Workplace Solutions Facility safety Safety program management

Industrial hygiene and safety management programs

How do I incorporate industrial hygiene into my facility’s safety management program?

Photo: Columbia Southern University

Responding is Gregory Boothe, Ph.D., CIH, CSP, faculty lead for occupational safety and health, Columbia Southern University, Orange Beach, AL.

When introducing a safety management program, safety practitioners aim to reduce the risks associated with hazards within the workplace, a common component of most employers’ safety programs since the Occupational Safety and Health Act of 1970 was passed.

Safety management programs are designed to identify hazards, evaluate their risks and develop ongoing controls to reduce the risks associated with the hazards to an “acceptable” level. What constitutes an acceptable level of risk may vary greatly from location to location.

One common question that practitioners face when developing these programs is: What is the difference between safety management and health management? The former manages risks associated with safety hazards, while the latter manages risks associated with health hazards. However, many hazards – such as excessive noise – can be classified as both safety and health hazards.

In many cases, safety pros overseeing safety management programs may not adequately address issues that are typically viewed as health hazards, believing they’re the purview of industrial hygienists. An effective safety management program will incorporate health hazards into the overall safety management program.

The first step for incorporating health hazards into the safety management program is to identify all health hazards at the facility. To start the process, conduct an initial review of all Safety Data Sheets for chemicals used at the facility. This step will provide a chance to make sure all chemicals that are being used are identified and SDSs are present. A visual assessment of the operations should be included with the review of the SDSs to determine which compounds are being used for which processes and the quantities that are being used. From this, compile an exhaustive list of health hazards.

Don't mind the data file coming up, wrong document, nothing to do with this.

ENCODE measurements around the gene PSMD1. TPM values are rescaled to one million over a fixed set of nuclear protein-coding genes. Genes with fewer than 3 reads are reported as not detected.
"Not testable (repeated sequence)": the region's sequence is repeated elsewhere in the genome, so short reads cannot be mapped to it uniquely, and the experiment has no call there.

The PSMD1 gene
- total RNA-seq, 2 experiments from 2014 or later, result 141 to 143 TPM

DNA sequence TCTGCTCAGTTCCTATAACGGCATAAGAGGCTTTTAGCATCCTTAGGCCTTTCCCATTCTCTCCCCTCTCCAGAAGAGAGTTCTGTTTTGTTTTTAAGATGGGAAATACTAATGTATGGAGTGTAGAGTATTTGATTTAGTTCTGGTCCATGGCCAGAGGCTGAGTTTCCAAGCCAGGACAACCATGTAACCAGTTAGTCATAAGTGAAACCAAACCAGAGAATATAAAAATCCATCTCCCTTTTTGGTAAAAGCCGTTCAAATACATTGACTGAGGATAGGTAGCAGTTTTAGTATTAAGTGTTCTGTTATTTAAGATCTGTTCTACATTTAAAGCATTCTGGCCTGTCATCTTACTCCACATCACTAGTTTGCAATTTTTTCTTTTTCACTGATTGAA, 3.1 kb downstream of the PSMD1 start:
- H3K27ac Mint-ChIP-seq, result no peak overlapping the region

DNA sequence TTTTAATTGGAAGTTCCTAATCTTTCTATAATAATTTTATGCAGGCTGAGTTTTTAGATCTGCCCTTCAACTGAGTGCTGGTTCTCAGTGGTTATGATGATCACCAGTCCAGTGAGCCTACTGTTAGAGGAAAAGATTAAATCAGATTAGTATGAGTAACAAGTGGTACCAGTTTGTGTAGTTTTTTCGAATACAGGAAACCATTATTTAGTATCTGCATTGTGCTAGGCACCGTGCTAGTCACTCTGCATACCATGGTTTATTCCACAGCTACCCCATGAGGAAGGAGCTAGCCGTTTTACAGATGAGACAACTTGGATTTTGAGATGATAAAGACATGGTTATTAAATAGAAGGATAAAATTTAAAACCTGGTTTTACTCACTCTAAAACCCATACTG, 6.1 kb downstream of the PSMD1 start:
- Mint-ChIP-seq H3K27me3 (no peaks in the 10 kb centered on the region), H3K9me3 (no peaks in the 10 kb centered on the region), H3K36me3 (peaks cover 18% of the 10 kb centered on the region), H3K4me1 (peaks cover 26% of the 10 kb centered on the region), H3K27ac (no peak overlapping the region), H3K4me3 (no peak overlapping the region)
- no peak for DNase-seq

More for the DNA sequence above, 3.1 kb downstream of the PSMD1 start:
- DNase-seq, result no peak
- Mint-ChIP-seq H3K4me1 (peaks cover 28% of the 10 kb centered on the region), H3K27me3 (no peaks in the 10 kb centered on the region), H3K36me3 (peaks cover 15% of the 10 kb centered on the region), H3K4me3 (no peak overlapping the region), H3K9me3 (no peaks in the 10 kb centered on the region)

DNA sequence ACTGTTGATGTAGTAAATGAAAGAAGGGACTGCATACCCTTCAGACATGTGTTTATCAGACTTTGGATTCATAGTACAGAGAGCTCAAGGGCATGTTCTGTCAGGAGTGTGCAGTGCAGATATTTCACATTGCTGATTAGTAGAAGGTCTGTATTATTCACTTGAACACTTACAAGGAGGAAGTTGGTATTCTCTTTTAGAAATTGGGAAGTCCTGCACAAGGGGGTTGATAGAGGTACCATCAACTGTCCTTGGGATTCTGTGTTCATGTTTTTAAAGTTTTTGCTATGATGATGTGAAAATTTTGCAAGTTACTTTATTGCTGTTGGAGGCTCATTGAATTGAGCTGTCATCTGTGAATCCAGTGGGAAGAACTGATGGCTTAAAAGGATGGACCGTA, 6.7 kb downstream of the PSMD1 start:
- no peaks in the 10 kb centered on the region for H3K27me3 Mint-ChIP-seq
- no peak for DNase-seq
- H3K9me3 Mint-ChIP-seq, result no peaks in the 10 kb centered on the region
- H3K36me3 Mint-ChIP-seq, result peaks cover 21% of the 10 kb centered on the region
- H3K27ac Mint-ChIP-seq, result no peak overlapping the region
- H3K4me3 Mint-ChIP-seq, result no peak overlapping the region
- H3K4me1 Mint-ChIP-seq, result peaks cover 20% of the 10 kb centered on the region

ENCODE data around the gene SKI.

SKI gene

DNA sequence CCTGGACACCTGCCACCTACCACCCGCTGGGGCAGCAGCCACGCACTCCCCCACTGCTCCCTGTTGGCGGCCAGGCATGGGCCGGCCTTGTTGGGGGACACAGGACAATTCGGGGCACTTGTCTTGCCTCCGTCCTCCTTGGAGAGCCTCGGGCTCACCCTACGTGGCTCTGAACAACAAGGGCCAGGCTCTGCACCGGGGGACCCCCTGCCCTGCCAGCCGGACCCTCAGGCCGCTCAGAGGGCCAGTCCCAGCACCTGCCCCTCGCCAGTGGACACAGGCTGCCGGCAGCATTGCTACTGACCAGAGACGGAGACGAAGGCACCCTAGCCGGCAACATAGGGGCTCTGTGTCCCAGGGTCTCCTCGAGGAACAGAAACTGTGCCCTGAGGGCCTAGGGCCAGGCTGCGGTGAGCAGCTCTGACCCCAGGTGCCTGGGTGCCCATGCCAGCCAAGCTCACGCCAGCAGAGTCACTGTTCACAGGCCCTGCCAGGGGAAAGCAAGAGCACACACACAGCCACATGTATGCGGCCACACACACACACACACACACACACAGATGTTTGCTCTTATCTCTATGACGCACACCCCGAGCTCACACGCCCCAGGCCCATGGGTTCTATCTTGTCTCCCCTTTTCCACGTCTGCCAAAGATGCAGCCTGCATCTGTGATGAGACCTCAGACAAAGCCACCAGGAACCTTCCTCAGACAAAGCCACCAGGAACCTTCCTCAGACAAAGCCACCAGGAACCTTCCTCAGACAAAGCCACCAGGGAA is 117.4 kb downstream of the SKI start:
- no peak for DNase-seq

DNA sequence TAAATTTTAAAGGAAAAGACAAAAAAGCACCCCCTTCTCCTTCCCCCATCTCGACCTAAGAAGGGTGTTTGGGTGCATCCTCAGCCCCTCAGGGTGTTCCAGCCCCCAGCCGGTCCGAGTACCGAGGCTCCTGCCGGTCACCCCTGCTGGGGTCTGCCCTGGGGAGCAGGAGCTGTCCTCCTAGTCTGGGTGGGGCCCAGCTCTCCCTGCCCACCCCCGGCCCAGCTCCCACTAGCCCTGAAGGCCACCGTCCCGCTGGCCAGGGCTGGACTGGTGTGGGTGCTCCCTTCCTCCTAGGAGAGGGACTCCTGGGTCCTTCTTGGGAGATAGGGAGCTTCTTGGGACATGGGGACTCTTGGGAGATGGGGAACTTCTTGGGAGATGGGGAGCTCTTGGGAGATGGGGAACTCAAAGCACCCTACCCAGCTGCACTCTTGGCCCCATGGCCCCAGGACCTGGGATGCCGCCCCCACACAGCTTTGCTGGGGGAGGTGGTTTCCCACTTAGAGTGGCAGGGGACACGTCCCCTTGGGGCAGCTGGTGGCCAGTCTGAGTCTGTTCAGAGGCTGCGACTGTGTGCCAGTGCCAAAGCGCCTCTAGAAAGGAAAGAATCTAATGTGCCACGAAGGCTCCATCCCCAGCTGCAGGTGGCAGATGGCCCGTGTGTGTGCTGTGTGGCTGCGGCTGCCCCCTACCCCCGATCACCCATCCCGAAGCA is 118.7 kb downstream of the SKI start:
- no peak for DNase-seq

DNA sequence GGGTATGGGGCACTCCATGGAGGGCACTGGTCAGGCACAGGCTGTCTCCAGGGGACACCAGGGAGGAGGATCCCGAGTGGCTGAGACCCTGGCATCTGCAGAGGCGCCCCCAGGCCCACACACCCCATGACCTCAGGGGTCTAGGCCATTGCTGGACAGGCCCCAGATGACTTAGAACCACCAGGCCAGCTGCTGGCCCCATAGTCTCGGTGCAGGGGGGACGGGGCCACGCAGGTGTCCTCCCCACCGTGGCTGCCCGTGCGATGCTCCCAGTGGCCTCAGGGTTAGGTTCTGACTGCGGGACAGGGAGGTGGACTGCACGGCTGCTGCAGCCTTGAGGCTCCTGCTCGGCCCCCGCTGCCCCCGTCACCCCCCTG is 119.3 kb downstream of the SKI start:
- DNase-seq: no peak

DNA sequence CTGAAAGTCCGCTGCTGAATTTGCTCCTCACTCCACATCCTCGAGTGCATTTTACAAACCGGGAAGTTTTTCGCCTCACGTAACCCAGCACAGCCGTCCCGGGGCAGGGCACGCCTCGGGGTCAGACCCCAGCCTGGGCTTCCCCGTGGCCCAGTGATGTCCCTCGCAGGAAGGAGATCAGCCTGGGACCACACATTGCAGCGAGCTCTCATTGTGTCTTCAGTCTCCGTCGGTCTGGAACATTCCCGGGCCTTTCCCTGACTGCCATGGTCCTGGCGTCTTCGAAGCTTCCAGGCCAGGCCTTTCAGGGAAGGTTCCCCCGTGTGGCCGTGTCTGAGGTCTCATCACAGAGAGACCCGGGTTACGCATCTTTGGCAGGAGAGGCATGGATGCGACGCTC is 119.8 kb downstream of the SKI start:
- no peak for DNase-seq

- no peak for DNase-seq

The next step is to evaluate the risks associated with the health hazards. The difficulty of evaluating risk also depends on the number and identity of the compounds being used. A decision must be made about who would perform the evaluations. There are validated sampling methods for many of the more common methods that are used in industrial settings. Some of the sampling methods are easy enough to perform that many safety pros can perform the sampling in-house.

However, some sampling methods will require special training and an outside industrial hygienist might be used. Hiring an external pro might prove beneficial when handling chemicals that don’t have validated sampling methods or established occupational exposure limits.

The results from any sampling should be compared with some OELs. The most common OELs are the permissible exposure limit from OSHA, the threshold limit value from the American Conference of Governmental Industrial Hygienists and the recommended exposure limit from NIOSH. PELs are a good start for comparisons, as they’re legally enforceable. TLVs and RELs are generally more stringent than PELs. As a result, many companies will incorporate those into the safety management program to reduce the risks.

The final step for incorporating industrial hygiene into the safety management program is to identify health risks. Health hazards with the highest risks should be identified and an ongoing evaluation (sampling) schedule should be established. The frequency would be based on the initial risk assessments or, in some cases, requirements from OSHA regulations for ongoing sampling because the results exceed an action level or PEL.

Editor's note: This article represents the independent views of the author and should not be construed as a National Safety Council endorsement.

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